CDF: How did discussions of the new BFB come about, and how will it be delivered? 

MH: This year, we did the piece in the Sight & Sound edition that was seeking to highlight voices in this space and that started off an internal conversation about it. Sight & Sound have been massively supportive and are really keen to give us the space. So we’re looking at doing a quarterly section in S&S over the next year that will start to bring it to light and help us see how we can revive it properly. There’s also been a huge amount of external interest since we started looking at this three years ago, especially from academics and people who write about this landscape but have very few places to put it.

JG: Just to add, in addition to the new BFB, the back copies have been digitised too, so we’ll be making those available on the site so people can access them. We’ll be doing that on a monthly basis over the next couple of years, so as the new BFB develops, people will be able to reference the older ones as well, which is very important.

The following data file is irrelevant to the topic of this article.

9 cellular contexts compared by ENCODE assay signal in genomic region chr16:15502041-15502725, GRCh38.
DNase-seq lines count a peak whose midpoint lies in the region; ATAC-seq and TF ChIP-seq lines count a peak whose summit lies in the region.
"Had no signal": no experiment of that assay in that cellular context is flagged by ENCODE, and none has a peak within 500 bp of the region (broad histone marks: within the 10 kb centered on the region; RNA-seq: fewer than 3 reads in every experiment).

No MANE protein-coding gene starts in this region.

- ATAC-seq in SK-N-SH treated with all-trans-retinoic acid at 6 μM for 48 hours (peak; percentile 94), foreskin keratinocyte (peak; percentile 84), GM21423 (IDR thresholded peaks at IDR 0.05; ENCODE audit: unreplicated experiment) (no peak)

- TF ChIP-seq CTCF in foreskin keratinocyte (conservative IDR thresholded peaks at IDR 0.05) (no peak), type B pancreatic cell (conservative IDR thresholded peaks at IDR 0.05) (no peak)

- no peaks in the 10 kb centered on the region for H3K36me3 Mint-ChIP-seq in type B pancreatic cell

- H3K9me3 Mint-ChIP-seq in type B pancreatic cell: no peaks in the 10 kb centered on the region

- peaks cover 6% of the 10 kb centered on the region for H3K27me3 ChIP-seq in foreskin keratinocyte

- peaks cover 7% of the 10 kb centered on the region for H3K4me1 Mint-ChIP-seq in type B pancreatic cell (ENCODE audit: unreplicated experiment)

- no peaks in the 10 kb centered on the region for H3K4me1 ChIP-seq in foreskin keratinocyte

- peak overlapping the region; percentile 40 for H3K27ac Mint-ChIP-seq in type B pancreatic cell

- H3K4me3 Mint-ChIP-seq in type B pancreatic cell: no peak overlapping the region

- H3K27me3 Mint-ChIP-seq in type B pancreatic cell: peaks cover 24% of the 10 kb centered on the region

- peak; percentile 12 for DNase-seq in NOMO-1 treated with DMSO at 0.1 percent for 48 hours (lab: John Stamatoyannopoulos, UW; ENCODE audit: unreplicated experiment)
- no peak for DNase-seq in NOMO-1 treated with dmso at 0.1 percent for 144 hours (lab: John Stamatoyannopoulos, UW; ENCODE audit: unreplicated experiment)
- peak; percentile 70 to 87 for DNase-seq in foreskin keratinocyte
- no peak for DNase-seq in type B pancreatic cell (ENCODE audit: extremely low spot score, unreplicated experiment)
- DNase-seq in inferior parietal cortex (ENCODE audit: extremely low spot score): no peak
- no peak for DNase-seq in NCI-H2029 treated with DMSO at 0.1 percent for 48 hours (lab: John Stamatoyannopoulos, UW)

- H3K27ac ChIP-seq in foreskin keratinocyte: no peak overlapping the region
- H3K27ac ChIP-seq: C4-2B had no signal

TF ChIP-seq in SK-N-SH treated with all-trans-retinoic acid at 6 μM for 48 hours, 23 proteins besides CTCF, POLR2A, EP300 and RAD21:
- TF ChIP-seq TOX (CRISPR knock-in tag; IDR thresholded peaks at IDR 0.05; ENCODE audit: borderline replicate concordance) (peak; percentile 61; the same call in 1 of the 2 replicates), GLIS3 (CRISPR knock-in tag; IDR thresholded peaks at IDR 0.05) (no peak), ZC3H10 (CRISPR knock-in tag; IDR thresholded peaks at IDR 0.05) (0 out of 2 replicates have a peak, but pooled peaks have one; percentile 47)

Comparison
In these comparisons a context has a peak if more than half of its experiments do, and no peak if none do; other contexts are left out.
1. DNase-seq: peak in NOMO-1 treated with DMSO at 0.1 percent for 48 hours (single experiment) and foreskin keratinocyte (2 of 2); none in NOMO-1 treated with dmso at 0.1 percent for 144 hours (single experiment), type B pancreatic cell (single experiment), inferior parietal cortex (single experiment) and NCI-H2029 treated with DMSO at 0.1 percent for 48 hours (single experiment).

The contents spread from the summer 1994 issue © Black Film Bulletin

CDF: That’s brilliant news. Jan and Mel, can I ask you what elements of the original BFBs would you like to keep in the next iteration? Given that it was a different time and we’re in a much more digital age now, what are the things you’d like to continue? 

MH: As Jan said, I think the idea of it being a hub, bringing together all those different points of view, and celebrating the work that’s happening now, is very important. Even on social media, following the things I do and working where I work, you still miss things because information is so spread out, and the joy of the BFB was that it linked everything and was somewhere you could go if you were interested. I think we spend a lot of time talking about how little representation there is, and what I’m interested in is bringing to light what there is and celebrating that. For me, that’s one of the most important things it can do, is bring together all those elements and highlighting positive stories instead of constantly talking about lack, which we do a lot of in this space.

“The people you highlight make their own way into the future. It’s really important to be able to look back and see the connections between the past and what’s happening now”

JA: I’m really interested in the conversations that BFB can play host to in relation to Black British film in history and people’s knowledge gaps. There used to be a TV series called Iconoclasts, where you got someone from a particular time in history and paired them with someone contemporary, and I would love for BFB to be a space in which that happens – so for filmmakers from the Black Film Workshop era to have conversations with their newer counterparts about the current landscape.